BY MELISSA CHAPMAN
Although every fiber of my being wants to say, "Yes, a girl can have it all," I know doing so would be a huge disservice to my own daughter. The cold, hard truth is that the ideology of the supermom is, well, just that: an idea. It's a lovely idea and one that has been dangled like a shiny, orange carrot before me as I played by the rules, worked 14 hour days in an office, made myself available to my bosses at every conceivable instance and then, when it seemed within reach, I got pregnant.
At the time, I was lucky and had the luxury of choosing to stay home full-time with my daughter. I didn't need to put her in daycare six weeks postpartum and head back to work. Yet I harbored this nagging feeling in my gut of being torn between wanting to have a career and the ability to do so while simultaneously embracing motherhood. I thought I could successfully juggle both and tackle various writing assignments when my daughter napped. However, over the years, and now with another child under my belt, those plum assignments -- the ones that I knew could help me advance my career -- were beyond my reach because I wasn't willing to trade in eating breakfast with my kids, doing homework, and just being there for an editorial position that would require my physical presence in an office cubicle and a lengthy commute.
It's been a teetering balancing act for me for the past nine years, and most of the time, I feel like I'm failing miserably at everything. At any given moment during a typical day these are the thoughts racing feverishly through my mind: I should be further along in my career; I feel guilty choosing work projects that may interfere with my quality time with my kids; there are mounds of dirty laundry and dishes going unchecked; and my windows are filthy and I can't remember the last time I washed them. Oh yes, and then there's the whole marriage maintenance issue. I often find myself feeling a deep disconnect with my husband, barely squeezing in kid- free conversations with him.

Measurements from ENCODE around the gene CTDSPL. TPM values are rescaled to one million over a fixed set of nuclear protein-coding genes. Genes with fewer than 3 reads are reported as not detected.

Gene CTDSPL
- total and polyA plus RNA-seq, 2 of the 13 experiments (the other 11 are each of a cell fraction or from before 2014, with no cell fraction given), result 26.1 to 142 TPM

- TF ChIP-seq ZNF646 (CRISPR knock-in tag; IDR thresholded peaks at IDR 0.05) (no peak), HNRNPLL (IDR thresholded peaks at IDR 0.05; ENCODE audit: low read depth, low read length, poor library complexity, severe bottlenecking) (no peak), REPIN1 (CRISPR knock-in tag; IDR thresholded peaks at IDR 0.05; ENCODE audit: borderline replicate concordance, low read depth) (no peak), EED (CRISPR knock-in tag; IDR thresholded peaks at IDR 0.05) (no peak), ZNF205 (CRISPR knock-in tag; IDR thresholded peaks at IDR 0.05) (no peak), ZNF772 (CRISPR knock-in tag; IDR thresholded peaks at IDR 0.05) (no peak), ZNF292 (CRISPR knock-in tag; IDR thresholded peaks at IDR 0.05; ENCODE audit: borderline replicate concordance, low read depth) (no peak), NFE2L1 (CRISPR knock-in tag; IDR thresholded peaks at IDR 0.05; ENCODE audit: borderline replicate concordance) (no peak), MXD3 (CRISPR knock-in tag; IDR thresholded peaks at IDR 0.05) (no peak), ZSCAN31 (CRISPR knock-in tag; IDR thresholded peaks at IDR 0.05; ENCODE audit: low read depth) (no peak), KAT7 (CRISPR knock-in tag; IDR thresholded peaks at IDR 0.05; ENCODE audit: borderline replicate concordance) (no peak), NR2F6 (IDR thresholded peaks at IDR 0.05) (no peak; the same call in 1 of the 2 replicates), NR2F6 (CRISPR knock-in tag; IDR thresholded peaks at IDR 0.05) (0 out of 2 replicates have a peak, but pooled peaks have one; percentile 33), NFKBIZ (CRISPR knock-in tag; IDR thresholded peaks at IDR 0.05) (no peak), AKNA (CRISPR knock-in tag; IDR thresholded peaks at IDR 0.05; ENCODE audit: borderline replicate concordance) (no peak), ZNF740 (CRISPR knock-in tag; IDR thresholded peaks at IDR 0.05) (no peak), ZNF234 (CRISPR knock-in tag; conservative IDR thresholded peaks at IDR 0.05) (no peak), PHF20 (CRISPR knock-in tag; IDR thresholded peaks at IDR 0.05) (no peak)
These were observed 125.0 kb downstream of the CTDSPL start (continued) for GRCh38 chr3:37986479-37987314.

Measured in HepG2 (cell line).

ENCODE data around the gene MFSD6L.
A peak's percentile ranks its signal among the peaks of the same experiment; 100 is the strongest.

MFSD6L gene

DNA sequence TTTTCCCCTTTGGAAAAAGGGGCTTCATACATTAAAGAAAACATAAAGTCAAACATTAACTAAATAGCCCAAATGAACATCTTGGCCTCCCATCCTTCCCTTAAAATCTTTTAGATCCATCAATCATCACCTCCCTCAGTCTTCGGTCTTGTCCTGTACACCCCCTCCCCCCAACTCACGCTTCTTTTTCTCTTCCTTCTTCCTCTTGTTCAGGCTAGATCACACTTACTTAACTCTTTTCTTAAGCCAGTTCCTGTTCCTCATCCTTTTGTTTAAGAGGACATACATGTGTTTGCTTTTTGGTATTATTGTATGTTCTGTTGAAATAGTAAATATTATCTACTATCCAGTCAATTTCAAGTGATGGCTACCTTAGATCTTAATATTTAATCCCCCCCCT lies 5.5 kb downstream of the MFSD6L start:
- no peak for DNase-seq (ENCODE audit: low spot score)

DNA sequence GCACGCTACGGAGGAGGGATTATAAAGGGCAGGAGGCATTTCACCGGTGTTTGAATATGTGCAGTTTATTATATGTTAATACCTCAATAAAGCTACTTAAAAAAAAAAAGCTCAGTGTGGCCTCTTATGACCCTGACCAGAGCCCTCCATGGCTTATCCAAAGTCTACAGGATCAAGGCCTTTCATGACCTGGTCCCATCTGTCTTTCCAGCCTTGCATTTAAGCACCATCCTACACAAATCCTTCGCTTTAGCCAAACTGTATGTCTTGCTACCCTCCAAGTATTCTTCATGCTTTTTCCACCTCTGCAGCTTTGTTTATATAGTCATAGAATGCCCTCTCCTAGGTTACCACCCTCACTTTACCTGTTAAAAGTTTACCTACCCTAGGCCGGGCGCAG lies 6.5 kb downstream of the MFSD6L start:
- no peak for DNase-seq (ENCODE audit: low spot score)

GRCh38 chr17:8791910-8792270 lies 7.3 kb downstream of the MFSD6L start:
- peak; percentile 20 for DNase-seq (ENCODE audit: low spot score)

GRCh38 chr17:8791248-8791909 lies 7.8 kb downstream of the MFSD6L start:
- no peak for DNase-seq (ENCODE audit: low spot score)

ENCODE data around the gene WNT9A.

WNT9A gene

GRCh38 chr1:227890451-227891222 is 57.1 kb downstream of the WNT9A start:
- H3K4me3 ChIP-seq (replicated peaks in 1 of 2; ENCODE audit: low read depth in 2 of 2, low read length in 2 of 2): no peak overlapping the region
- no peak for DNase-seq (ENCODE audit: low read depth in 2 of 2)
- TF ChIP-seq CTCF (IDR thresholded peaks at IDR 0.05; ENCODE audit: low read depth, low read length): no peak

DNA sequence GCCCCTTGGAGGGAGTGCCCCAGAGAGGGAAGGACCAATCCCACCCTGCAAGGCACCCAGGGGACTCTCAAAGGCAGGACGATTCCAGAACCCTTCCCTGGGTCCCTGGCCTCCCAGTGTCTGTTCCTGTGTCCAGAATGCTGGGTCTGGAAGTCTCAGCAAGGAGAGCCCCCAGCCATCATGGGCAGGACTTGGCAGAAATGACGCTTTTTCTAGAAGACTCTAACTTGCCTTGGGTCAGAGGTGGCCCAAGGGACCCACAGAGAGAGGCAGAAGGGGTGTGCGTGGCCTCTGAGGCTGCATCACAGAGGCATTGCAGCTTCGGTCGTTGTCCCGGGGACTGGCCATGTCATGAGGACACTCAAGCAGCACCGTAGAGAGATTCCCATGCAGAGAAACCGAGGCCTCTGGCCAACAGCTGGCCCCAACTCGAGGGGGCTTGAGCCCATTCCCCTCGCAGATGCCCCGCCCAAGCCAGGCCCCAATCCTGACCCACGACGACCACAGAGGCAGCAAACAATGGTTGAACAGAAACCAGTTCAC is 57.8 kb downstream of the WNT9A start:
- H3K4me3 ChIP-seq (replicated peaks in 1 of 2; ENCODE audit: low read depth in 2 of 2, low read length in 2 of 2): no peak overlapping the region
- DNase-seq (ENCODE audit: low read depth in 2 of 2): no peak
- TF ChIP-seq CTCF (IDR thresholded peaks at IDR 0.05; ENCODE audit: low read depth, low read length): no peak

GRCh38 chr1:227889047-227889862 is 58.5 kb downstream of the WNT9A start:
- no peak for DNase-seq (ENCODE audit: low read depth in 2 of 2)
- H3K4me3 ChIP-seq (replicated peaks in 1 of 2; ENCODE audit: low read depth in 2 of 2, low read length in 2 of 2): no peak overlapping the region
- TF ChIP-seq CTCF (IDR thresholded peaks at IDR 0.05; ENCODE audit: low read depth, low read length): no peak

And of course there's the residual guilt at not choosing to be a full-time stay-at-home mom who is completely and utterly devoted to her kids, and has only their interests in mind. Yes I feel guilty for wanting something that is my own, for not being the selfless mother I feel I should be.
I also look at women who seemed to have broken through the proverbial glass ceiling and emerged as titans in their respective fields like Oprah Winfrey, Diane Sawyer, Condoleezza Rice, and Supreme court Justice Sonia Sotomayor.
I'd refer to them as "superwomen" and one underlying common denominator that they all seem to share is that none have chosen to become mothers. And I don't think it is a coincidence. When you choose motherhood, I believe you are making a choice about the type of career path you will inevitably be able to pursue and maintain, especially if you choose to be a major presence in your kid's lives.
That is not to say you can't achieve some sort of balance, but for some of us, there is always something that has to give. Whether it's giving up that plum press trip to Rivera Maya, Mexico, because your daughter is heading off to her first sleepaway camp experience and you want to be there to drive her up to the camp grounds on her first day, or the fact that each time you walk across the carpet you feel several things crunch underfoot because you haven't had a chance to vacuum it. The truth of the matter is that there is no such thing as a supermom; just a mom who tries her best to be super.
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